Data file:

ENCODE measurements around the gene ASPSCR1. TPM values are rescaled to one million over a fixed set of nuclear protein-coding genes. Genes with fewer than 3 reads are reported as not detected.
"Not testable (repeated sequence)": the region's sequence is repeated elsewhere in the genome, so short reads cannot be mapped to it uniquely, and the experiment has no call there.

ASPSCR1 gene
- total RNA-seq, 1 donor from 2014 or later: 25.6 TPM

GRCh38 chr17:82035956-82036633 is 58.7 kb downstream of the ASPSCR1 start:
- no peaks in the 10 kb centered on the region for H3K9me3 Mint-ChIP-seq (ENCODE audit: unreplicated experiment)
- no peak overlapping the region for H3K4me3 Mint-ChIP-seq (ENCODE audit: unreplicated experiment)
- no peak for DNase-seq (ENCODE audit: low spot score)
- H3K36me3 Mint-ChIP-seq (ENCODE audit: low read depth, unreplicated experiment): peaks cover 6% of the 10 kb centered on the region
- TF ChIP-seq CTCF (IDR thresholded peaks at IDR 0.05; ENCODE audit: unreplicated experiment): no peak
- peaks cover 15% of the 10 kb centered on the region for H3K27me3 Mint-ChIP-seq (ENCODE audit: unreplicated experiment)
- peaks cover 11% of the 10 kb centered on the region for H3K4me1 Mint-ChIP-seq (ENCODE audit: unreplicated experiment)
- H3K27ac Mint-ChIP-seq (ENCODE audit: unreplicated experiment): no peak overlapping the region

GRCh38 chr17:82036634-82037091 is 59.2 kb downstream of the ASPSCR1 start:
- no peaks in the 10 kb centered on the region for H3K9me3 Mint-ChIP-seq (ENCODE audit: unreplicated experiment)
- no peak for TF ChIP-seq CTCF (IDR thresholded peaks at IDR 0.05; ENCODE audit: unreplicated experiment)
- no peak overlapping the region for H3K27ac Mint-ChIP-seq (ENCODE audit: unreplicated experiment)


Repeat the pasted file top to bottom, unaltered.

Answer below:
ENCODE measurements around the gene ASPSCR1. TPM values are rescaled to one million over a fixed set of nuclear protein-coding genes. Genes with fewer than 3 reads are reported as not detected.
"Not testable (repeated sequence)": the region's sequence is repeated elsewhere in the genome, so short reads cannot be mapped to it uniquely, and the experiment has no call there.

ASPSCR1 gene
- total RNA-seq, 1 donor from 2014 or later: 25.6 TPM

GRCh38 chr17:82035956-82036633 is 58.7 kb downstream of the ASPSCR1 start:
- no peaks in the 10 kb centered on the region for H3K9me3 Mint-ChIP-seq (ENCODE audit: unreplicated experiment)
- no peak overlapping the region for H3K4me3 Mint-ChIP-seq (ENCODE audit: unreplicated experiment)
- no peak for DNase-seq (ENCODE audit: low spot score)
- H3K36me3 Mint-ChIP-seq (ENCODE audit: low read depth, unreplicated experiment): peaks cover 6% of the 10 kb centered on the region
- TF ChIP-seq CTCF (IDR thresholded peaks at IDR 0.05; ENCODE audit: unreplicated experiment): no peak
- peaks cover 15% of the 10 kb centered on the region for H3K27me3 Mint-ChIP-seq (ENCODE audit: unreplicated experiment)
- peaks cover 11% of the 10 kb centered on the region for H3K4me1 Mint-ChIP-seq (ENCODE audit: unreplicated experiment)
- H3K27ac Mint-ChIP-seq (ENCODE audit: unreplicated experiment): no peak overlapping the region

GRCh38 chr17:82036634-82037091 is 59.2 kb downstream of the ASPSCR1 start:
- no peaks in the 10 kb centered on the region for H3K9me3 Mint-ChIP-seq (ENCODE audit: unreplicated experiment)
- no peak for TF ChIP-seq CTCF (IDR thresholded peaks at IDR 0.05; ENCODE audit: unreplicated experiment)
- no peak overlapping the region for H3K27ac Mint-ChIP-seq (ENCODE audit: unreplicated experiment)